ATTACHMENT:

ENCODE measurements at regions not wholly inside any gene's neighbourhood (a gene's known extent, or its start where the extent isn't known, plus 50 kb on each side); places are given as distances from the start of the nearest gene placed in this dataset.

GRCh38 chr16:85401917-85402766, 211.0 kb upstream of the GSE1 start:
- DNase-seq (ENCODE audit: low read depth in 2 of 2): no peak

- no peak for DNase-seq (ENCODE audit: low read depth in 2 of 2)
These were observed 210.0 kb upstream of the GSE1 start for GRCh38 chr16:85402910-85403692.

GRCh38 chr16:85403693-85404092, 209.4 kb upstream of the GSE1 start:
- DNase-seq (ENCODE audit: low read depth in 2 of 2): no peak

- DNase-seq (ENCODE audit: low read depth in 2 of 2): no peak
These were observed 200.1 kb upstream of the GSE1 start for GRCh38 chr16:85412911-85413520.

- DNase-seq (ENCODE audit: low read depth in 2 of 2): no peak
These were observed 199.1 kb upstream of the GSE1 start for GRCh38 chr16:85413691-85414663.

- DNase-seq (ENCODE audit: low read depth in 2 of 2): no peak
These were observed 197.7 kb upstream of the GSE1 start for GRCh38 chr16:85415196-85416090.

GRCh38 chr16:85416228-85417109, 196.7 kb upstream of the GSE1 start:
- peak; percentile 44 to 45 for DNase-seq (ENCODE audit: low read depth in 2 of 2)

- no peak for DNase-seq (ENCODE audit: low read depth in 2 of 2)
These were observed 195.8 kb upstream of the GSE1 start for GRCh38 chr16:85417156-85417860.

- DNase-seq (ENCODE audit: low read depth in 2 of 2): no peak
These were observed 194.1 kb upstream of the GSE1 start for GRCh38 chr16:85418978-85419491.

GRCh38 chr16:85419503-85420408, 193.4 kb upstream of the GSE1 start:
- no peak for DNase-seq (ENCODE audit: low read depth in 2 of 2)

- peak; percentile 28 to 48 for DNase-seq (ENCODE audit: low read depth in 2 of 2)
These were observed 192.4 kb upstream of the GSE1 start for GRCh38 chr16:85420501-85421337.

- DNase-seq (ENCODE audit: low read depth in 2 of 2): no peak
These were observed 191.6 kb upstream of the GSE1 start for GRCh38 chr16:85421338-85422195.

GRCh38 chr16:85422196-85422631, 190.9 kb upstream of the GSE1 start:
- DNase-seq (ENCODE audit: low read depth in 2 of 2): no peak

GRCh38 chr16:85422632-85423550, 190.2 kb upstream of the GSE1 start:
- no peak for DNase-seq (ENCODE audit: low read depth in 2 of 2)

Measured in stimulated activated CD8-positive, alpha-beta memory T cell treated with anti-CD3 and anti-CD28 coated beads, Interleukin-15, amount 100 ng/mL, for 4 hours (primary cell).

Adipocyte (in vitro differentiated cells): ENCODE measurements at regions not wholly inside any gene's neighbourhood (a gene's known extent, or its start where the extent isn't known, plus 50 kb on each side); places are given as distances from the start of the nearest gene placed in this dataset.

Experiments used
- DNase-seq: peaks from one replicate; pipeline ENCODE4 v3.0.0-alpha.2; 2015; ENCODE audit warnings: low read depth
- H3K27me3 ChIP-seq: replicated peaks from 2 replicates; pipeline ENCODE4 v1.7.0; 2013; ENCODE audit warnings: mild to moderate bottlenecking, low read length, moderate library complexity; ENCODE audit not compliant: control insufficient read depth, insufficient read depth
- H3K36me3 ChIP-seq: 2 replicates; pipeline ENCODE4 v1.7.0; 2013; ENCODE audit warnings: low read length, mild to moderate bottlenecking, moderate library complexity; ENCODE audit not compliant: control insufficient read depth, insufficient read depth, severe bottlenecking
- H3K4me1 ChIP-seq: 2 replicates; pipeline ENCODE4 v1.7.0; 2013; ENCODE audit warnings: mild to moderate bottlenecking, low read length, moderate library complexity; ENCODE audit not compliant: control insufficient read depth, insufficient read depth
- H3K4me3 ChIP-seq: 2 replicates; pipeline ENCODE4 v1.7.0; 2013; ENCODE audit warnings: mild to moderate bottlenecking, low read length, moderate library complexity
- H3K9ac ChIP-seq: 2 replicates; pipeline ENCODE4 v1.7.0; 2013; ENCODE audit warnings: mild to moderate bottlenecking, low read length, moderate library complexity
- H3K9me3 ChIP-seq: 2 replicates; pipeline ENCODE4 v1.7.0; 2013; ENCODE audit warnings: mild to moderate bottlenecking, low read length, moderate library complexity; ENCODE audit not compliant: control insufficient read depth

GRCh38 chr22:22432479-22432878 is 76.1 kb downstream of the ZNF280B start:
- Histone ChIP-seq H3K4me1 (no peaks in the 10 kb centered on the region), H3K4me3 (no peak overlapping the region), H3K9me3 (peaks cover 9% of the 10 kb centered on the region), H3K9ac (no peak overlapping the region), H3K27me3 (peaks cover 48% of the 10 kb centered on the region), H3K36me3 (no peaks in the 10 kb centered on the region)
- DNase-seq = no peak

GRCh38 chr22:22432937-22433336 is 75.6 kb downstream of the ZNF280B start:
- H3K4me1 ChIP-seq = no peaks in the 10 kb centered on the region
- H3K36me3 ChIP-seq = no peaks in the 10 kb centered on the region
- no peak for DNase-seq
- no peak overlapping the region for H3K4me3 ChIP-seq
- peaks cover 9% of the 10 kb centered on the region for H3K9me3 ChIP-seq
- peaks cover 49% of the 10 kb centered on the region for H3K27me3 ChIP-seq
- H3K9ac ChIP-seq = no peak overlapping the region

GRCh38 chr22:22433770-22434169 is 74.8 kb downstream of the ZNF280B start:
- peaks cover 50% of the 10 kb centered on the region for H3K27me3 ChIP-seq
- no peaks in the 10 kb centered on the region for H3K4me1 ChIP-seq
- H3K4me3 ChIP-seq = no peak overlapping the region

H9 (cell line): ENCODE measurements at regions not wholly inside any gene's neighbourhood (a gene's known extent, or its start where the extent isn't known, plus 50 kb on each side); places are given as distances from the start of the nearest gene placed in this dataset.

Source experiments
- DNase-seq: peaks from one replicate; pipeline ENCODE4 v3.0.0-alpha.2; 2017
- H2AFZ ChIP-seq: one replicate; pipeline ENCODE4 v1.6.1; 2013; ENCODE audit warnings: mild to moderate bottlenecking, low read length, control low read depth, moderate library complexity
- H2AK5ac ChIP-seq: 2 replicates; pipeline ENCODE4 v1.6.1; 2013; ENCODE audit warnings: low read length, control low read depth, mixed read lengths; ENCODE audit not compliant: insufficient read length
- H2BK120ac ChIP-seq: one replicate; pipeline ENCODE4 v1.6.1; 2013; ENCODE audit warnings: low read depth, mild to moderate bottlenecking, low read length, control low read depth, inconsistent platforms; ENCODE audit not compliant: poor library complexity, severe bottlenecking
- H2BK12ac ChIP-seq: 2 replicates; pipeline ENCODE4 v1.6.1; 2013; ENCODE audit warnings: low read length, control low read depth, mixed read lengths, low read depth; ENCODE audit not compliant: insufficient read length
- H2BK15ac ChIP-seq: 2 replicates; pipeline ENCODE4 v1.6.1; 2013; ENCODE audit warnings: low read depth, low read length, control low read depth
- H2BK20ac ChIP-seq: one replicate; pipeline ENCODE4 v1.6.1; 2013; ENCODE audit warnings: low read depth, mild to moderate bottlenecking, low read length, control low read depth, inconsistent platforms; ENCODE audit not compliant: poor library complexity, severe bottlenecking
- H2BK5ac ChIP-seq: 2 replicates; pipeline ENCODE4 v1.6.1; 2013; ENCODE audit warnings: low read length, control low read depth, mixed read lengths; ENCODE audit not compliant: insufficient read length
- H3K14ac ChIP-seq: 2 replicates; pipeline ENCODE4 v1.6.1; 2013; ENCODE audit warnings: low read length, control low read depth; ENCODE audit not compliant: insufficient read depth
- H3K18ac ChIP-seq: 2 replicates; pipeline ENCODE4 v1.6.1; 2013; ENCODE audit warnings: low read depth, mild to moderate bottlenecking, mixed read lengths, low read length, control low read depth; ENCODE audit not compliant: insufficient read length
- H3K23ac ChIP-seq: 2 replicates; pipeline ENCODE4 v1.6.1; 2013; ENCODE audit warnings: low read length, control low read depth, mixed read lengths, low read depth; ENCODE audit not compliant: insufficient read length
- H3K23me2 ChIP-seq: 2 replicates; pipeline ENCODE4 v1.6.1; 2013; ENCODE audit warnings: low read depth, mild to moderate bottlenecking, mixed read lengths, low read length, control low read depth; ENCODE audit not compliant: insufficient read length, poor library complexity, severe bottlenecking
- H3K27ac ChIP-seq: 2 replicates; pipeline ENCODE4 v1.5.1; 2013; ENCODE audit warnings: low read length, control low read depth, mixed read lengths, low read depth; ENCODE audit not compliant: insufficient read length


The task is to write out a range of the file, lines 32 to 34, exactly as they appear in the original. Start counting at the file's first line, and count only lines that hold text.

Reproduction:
Experiments used
- DNase-seq: peaks from one replicate; pipeline ENCODE4 v3.0.0-alpha.2; 2015; ENCODE audit warnings: low read depth
- H3K27me3 ChIP-seq: replicated peaks from 2 replicates; pipeline ENCODE4 v1.7.0; 2013; ENCODE audit warnings: mild to moderate bottlenecking, low read length, moderate library complexity; ENCODE audit not compliant: control insufficient read depth, insufficient read depth